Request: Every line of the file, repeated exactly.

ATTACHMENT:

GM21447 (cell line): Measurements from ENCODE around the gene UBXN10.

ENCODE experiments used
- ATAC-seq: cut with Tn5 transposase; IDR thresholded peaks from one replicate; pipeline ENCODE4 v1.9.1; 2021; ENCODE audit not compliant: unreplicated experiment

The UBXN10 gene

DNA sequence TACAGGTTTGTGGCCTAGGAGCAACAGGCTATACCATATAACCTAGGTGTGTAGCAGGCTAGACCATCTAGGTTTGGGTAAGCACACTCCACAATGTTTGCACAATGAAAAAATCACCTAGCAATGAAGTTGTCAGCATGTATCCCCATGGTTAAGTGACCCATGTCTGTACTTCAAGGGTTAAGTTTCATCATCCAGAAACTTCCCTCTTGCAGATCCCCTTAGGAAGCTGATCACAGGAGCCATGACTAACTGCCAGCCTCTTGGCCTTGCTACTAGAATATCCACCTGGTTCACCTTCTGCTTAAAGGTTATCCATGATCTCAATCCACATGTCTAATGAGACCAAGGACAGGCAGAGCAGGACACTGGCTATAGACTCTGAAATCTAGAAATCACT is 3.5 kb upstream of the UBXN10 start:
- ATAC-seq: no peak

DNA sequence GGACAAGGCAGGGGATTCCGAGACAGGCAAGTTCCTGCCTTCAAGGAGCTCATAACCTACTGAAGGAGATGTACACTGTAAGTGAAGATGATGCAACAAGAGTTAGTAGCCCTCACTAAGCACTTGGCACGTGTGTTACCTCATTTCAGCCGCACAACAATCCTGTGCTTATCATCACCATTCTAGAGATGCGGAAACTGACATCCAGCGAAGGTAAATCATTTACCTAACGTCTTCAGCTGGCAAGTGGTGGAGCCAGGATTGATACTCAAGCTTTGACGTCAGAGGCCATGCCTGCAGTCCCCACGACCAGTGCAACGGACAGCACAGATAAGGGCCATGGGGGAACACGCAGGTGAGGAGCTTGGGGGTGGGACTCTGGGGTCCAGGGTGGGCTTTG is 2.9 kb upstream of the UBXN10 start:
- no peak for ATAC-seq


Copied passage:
GM21447 (cell line): Measurements from ENCODE around the gene UBXN10.

ENCODE experiments used
- ATAC-seq: cut with Tn5 transposase; IDR thresholded peaks from one replicate; pipeline ENCODE4 v1.9.1; 2021; ENCODE audit not compliant: unreplicated experiment

The UBXN10 gene

DNA sequence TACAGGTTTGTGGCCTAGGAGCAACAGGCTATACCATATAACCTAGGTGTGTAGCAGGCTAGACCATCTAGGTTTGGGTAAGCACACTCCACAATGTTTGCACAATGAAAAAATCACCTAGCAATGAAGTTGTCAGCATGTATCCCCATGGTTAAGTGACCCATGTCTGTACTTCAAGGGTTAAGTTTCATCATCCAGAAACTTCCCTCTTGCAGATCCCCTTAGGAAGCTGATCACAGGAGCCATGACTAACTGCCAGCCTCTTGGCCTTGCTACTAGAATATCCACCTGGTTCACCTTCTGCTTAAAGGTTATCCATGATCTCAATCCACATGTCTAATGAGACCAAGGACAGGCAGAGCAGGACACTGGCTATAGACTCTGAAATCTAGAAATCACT is 3.5 kb upstream of the UBXN10 start:
- ATAC-seq: no peak

DNA sequence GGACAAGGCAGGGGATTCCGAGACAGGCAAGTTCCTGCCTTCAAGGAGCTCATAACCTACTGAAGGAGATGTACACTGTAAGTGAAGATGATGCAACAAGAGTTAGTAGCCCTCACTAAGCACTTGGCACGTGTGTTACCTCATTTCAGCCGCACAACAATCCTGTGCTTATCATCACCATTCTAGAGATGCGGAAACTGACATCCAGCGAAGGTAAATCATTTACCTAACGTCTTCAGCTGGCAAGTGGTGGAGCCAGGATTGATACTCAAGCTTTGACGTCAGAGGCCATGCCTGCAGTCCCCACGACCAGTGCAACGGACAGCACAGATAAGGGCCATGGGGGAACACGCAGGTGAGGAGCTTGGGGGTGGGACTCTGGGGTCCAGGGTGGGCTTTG is 2.9 kb upstream of the UBXN10 start:
- no peak for ATAC-seq